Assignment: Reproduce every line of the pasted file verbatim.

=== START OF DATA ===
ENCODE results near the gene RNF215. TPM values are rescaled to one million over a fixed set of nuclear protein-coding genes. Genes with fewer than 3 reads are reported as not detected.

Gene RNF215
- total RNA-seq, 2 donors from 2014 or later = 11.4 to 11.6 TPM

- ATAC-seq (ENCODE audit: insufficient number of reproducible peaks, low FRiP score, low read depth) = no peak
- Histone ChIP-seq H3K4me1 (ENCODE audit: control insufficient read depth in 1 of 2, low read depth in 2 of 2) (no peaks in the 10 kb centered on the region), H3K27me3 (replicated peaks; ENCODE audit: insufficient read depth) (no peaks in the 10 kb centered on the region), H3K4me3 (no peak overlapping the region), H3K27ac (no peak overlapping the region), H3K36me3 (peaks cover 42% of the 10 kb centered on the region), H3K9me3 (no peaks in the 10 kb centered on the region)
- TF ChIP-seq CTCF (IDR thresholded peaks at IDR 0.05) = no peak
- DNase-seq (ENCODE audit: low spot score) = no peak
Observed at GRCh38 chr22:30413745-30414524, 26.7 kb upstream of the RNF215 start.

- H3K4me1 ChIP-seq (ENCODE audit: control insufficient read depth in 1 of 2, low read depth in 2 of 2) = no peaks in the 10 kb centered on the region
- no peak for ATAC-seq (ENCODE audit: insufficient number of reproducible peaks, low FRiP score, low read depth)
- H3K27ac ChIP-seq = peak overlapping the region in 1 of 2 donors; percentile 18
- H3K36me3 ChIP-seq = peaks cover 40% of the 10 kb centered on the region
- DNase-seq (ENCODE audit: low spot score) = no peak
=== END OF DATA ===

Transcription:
ENCODE results near the gene RNF215. TPM values are rescaled to one million over a fixed set of nuclear protein-coding genes. Genes with fewer than 3 reads are reported as not detected.

Gene RNF215
- total RNA-seq, 2 donors from 2014 or later = 11.4 to 11.6 TPM

- ATAC-seq (ENCODE audit: insufficient number of reproducible peaks, low FRiP score, low read depth) = no peak
- Histone ChIP-seq H3K4me1 (ENCODE audit: control insufficient read depth in 1 of 2, low read depth in 2 of 2) (no peaks in the 10 kb centered on the region), H3K27me3 (replicated peaks; ENCODE audit: insufficient read depth) (no peaks in the 10 kb centered on the region), H3K4me3 (no peak overlapping the region), H3K27ac (no peak overlapping the region), H3K36me3 (peaks cover 42% of the 10 kb centered on the region), H3K9me3 (no peaks in the 10 kb centered on the region)
- TF ChIP-seq CTCF (IDR thresholded peaks at IDR 0.05) = no peak
- DNase-seq (ENCODE audit: low spot score) = no peak
Observed at GRCh38 chr22:30413745-30414524, 26.7 kb upstream of the RNF215 start.

- H3K4me1 ChIP-seq (ENCODE audit: control insufficient read depth in 1 of 2, low read depth in 2 of 2) = no peaks in the 10 kb centered on the region
- no peak for ATAC-seq (ENCODE audit: insufficient number of reproducible peaks, low FRiP score, low read depth)
- H3K27ac ChIP-seq = peak overlapping the region in 1 of 2 donors; percentile 18
- H3K36me3 ChIP-seq = peaks cover 40% of the 10 kb centered on the region
- DNase-seq (ENCODE audit: low spot score) = no peak